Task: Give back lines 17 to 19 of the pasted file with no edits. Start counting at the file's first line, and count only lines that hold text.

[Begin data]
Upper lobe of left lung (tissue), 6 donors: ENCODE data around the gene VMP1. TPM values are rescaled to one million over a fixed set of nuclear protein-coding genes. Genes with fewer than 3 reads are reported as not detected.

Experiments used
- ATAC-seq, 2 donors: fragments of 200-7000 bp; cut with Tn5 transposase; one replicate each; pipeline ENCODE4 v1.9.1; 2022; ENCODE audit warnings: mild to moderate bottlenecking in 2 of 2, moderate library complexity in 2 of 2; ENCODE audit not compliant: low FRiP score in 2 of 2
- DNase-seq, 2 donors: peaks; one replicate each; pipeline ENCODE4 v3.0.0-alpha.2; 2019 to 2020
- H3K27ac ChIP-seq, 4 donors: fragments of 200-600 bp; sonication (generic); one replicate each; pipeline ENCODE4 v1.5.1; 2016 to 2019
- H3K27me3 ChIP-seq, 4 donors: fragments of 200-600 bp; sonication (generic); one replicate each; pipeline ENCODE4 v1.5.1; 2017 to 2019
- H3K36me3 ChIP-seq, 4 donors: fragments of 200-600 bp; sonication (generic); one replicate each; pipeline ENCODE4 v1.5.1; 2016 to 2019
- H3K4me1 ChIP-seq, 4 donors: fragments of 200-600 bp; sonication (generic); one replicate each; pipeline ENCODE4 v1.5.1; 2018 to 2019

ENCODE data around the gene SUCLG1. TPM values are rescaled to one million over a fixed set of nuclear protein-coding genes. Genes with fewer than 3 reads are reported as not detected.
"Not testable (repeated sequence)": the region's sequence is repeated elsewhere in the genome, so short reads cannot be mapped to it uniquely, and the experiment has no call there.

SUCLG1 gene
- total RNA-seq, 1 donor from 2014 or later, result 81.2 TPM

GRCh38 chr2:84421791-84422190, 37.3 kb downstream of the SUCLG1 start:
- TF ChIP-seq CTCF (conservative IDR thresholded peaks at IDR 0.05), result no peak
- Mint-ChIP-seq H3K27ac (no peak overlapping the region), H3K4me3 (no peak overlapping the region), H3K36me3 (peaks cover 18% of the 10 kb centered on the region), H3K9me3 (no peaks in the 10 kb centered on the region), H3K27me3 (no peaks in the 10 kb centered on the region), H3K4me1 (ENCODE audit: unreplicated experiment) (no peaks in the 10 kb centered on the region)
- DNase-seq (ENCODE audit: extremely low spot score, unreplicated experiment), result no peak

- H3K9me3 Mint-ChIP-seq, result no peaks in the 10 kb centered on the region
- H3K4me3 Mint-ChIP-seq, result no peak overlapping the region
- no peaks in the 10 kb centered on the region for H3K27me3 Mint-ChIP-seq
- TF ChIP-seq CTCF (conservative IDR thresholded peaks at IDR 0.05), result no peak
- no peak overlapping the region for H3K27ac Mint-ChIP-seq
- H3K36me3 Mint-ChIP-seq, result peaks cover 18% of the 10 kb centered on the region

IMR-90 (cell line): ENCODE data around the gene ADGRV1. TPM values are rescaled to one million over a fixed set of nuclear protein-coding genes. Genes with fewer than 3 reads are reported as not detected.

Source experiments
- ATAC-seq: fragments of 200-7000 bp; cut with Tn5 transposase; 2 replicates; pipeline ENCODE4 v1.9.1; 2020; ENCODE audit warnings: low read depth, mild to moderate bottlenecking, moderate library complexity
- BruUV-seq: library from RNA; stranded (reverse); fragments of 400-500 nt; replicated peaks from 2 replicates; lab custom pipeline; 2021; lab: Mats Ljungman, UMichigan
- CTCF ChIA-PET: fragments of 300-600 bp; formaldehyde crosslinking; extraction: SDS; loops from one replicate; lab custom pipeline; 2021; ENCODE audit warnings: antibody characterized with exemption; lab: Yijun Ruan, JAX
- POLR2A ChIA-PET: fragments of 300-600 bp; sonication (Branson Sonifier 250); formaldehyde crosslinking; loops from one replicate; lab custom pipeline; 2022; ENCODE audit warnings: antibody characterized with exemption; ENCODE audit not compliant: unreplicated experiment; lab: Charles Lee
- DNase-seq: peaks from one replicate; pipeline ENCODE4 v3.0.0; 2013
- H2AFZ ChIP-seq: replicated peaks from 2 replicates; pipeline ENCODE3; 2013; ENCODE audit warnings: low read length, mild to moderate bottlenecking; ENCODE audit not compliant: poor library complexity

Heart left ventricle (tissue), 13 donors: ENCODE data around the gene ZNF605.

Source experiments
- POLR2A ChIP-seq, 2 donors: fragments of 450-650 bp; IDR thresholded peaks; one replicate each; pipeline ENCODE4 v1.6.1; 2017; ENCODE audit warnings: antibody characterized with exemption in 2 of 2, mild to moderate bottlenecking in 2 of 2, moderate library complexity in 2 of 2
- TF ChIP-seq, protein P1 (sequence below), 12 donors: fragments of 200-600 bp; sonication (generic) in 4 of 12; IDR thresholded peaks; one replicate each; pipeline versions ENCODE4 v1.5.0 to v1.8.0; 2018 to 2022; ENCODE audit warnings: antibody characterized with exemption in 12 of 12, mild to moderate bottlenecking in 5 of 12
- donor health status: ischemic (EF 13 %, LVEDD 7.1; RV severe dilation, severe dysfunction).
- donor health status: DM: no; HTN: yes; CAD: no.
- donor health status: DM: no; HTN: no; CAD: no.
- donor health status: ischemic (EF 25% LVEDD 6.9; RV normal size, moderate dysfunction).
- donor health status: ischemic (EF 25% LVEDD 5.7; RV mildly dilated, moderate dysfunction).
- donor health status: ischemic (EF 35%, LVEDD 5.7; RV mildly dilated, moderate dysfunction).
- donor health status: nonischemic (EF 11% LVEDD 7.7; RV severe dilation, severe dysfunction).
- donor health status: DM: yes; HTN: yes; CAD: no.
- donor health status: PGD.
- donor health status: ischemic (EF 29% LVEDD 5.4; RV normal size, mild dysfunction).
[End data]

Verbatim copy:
- H3K9me3 Mint-ChIP-seq, result no peaks in the 10 kb centered on the region
- H3K4me3 Mint-ChIP-seq, result no peak overlapping the region
- no peaks in the 10 kb centered on the region for H3K27me3 Mint-ChIP-seq